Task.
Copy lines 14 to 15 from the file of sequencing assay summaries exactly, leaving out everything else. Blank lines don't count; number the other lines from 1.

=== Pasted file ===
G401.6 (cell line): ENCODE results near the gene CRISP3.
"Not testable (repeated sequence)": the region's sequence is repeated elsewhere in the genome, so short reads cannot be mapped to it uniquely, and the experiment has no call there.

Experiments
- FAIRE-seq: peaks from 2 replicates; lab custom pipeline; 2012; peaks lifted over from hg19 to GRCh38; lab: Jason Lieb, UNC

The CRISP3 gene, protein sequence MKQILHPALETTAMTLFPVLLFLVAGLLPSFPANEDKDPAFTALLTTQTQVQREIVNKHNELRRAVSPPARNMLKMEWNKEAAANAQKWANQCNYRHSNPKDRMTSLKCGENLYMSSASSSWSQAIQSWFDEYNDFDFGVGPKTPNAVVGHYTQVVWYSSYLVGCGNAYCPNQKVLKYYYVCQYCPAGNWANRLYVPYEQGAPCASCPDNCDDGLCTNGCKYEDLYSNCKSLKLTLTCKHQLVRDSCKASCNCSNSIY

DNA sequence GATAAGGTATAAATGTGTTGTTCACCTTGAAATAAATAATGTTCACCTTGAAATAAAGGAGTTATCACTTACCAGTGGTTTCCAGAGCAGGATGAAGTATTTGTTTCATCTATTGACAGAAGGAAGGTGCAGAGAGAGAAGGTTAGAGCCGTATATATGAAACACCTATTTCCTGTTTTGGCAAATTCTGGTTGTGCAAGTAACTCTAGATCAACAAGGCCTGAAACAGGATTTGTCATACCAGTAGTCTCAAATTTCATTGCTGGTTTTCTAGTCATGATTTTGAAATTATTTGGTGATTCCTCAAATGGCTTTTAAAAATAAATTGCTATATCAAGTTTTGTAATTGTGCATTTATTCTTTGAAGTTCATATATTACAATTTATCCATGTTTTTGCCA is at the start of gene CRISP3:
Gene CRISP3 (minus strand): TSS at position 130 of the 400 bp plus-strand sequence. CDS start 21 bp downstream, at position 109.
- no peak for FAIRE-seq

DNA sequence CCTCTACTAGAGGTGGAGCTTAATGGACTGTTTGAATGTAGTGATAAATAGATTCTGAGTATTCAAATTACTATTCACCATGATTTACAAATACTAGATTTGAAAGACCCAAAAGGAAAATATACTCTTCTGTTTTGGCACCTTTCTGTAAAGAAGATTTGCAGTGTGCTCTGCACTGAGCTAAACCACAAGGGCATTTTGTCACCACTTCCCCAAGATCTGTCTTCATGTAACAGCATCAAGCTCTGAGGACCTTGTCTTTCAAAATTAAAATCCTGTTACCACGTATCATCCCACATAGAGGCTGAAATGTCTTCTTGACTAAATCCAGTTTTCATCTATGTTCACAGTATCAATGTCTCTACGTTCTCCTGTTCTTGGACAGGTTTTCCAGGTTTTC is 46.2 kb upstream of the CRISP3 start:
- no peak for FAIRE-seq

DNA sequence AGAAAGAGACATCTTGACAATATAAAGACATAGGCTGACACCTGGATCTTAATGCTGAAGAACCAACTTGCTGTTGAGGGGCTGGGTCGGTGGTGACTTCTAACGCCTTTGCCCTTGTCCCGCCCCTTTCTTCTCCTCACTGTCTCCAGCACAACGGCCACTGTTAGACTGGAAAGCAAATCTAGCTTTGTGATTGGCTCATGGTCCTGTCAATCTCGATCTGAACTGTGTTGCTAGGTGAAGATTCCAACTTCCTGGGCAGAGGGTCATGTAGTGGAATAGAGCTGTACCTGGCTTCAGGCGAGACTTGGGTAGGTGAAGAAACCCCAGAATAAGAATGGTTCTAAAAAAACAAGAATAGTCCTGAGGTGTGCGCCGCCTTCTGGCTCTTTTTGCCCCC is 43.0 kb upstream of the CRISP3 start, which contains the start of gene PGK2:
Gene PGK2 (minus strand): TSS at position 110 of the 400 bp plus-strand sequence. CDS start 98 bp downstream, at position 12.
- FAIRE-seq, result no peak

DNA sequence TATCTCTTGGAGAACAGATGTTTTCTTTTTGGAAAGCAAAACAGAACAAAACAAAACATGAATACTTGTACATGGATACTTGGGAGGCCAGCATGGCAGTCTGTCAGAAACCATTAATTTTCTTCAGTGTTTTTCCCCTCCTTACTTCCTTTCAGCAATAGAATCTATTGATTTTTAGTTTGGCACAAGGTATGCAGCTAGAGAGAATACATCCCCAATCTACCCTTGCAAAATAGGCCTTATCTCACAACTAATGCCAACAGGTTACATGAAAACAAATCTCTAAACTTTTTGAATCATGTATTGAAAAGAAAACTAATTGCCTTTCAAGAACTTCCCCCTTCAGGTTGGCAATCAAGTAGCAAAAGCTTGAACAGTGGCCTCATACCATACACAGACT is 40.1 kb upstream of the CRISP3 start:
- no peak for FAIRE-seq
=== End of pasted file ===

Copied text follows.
DNA sequence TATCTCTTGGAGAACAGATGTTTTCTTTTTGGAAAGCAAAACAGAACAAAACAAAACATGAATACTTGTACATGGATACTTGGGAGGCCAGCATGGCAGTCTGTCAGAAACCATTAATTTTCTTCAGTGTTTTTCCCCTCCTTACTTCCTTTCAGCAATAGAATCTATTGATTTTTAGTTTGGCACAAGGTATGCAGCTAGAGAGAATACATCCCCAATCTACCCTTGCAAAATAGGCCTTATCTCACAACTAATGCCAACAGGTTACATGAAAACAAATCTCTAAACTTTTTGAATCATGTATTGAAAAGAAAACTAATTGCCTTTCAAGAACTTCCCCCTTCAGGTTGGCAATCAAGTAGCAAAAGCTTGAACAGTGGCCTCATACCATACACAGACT is 40.1 kb upstream of the CRISP3 start:
- no peak for FAIRE-seq